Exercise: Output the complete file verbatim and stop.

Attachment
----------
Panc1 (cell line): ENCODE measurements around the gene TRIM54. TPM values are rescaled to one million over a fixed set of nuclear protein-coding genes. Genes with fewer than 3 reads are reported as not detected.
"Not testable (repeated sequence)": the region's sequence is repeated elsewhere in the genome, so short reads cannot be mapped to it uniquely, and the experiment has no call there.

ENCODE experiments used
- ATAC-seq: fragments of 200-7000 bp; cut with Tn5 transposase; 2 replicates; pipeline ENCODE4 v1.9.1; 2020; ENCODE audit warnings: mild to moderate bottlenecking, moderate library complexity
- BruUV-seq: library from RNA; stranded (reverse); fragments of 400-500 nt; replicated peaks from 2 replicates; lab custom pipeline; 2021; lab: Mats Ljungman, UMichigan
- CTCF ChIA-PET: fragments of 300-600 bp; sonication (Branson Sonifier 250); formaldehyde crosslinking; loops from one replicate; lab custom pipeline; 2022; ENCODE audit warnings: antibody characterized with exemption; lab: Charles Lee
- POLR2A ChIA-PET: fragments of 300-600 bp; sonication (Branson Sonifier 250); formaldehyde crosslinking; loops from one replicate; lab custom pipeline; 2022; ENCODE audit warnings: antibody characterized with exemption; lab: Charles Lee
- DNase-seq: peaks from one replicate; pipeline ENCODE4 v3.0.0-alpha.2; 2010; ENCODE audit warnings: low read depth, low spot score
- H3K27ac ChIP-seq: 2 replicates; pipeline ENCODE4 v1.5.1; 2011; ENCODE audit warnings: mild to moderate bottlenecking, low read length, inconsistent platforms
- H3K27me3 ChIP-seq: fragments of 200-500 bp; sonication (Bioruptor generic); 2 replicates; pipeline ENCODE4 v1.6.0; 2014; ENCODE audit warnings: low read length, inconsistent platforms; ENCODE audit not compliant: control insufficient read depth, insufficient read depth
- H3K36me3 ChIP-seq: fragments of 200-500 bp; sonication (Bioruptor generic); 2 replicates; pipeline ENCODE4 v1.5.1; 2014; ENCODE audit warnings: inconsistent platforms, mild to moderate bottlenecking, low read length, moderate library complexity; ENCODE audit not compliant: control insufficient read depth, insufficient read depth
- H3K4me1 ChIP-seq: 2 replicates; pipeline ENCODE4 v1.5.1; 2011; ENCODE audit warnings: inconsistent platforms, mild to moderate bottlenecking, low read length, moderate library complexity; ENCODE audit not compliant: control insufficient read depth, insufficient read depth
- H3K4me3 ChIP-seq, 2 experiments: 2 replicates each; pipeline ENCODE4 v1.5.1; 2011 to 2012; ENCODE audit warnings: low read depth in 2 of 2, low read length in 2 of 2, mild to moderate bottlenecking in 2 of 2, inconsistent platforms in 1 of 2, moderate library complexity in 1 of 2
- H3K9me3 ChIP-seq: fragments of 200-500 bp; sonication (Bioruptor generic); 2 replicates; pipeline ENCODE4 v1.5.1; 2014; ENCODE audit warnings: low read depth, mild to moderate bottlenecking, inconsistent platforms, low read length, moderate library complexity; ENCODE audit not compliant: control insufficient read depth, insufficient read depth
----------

Panc1 (cell line): ENCODE measurements around the gene TRIM54. TPM values are rescaled to one million over a fixed set of nuclear protein-coding genes. Genes with fewer than 3 reads are reported as not detected.
"Not testable (repeated sequence)": the region's sequence is repeated elsewhere in the genome, so short reads cannot be mapped to it uniquely, and the experiment has no call there.

ENCODE experiments used
- ATAC-seq: fragments of 200-7000 bp; cut with Tn5 transposase; 2 replicates; pipeline ENCODE4 v1.9.1; 2020; ENCODE audit warnings: mild to moderate bottlenecking, moderate library complexity
- BruUV-seq: library from RNA; stranded (reverse); fragments of 400-500 nt; replicated peaks from 2 replicates; lab custom pipeline; 2021; lab: Mats Ljungman, UMichigan
- CTCF ChIA-PET: fragments of 300-600 bp; sonication (Branson Sonifier 250); formaldehyde crosslinking; loops from one replicate; lab custom pipeline; 2022; ENCODE audit warnings: antibody characterized with exemption; lab: Charles Lee
- POLR2A ChIA-PET: fragments of 300-600 bp; sonication (Branson Sonifier 250); formaldehyde crosslinking; loops from one replicate; lab custom pipeline; 2022; ENCODE audit warnings: antibody characterized with exemption; lab: Charles Lee
- DNase-seq: peaks from one replicate; pipeline ENCODE4 v3.0.0-alpha.2; 2010; ENCODE audit warnings: low read depth, low spot score
- H3K27ac ChIP-seq: 2 replicates; pipeline ENCODE4 v1.5.1; 2011; ENCODE audit warnings: mild to moderate bottlenecking, low read length, inconsistent platforms
- H3K27me3 ChIP-seq: fragments of 200-500 bp; sonication (Bioruptor generic); 2 replicates; pipeline ENCODE4 v1.6.0; 2014; ENCODE audit warnings: low read length, inconsistent platforms; ENCODE audit not compliant: control insufficient read depth, insufficient read depth
- H3K36me3 ChIP-seq: fragments of 200-500 bp; sonication (Bioruptor generic); 2 replicates; pipeline ENCODE4 v1.5.1; 2014; ENCODE audit warnings: inconsistent platforms, mild to moderate bottlenecking, low read length, moderate library complexity; ENCODE audit not compliant: control insufficient read depth, insufficient read depth
- H3K4me1 ChIP-seq: 2 replicates; pipeline ENCODE4 v1.5.1; 2011; ENCODE audit warnings: inconsistent platforms, mild to moderate bottlenecking, low read length, moderate library complexity; ENCODE audit not compliant: control insufficient read depth, insufficient read depth
- H3K4me3 ChIP-seq, 2 experiments: 2 replicates each; pipeline ENCODE4 v1.5.1; 2011 to 2012; ENCODE audit warnings: low read depth in 2 of 2, low read length in 2 of 2, mild to moderate bottlenecking in 2 of 2, inconsistent platforms in 1 of 2, moderate library complexity in 1 of 2
- H3K9me3 ChIP-seq: fragments of 200-500 bp; sonication (Bioruptor generic); 2 replicates; pipeline ENCODE4 v1.5.1; 2014; ENCODE audit warnings: low read depth, mild to moderate bottlenecking, inconsistent platforms, low read length, moderate library complexity; ENCODE audit not compliant: control insufficient read depth, insufficient read depth